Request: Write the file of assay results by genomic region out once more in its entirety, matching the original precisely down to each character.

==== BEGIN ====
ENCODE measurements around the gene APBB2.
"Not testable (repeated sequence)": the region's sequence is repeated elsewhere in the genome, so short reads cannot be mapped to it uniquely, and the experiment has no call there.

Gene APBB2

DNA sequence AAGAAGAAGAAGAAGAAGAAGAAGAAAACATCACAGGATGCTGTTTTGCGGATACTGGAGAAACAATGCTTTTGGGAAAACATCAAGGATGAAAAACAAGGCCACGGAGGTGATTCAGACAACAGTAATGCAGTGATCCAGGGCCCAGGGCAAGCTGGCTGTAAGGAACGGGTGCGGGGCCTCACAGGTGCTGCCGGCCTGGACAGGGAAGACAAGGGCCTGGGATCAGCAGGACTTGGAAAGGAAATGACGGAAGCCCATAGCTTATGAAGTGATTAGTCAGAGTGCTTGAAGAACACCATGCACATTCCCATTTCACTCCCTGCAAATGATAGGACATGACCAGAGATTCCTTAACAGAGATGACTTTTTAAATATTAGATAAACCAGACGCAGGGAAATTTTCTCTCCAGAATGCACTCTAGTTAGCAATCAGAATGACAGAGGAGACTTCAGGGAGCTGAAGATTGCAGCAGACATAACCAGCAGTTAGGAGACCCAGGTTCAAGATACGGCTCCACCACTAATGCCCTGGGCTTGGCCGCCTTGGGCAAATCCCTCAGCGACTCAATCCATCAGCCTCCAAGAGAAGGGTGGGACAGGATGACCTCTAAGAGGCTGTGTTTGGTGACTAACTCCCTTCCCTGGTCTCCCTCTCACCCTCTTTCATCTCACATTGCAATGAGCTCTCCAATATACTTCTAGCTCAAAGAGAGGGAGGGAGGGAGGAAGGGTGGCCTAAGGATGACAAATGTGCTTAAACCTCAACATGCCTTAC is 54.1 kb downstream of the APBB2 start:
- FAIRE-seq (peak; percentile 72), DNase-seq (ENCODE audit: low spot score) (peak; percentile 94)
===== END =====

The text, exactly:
ENCODE measurements around the gene APBB2.
"Not testable (repeated sequence)": the region's sequence is repeated elsewhere in the genome, so short reads cannot be mapped to it uniquely, and the experiment has no call there.

Gene APBB2

DNA sequence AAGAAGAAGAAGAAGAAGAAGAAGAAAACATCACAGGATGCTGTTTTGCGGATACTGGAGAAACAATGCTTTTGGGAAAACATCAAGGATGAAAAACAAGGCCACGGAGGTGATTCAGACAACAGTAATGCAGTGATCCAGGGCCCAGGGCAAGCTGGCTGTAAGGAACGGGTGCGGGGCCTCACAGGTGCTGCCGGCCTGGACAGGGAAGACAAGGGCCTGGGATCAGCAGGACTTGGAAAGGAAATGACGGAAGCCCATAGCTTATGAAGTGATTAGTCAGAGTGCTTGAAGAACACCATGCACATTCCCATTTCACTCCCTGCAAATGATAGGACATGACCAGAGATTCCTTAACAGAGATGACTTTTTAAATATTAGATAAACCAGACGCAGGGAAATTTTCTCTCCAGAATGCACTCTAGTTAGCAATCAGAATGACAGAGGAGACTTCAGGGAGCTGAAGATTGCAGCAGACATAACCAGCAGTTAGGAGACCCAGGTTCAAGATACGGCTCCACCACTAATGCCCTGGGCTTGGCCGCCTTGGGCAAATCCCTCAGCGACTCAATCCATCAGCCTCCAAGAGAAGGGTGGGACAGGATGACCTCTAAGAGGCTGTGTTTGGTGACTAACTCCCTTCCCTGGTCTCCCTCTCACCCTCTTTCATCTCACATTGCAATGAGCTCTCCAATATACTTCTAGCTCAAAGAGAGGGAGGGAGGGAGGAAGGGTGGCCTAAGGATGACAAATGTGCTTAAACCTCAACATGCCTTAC is 54.1 kb downstream of the APBB2 start:
- FAIRE-seq (peak; percentile 72), DNase-seq (ENCODE audit: low spot score) (peak; percentile 94)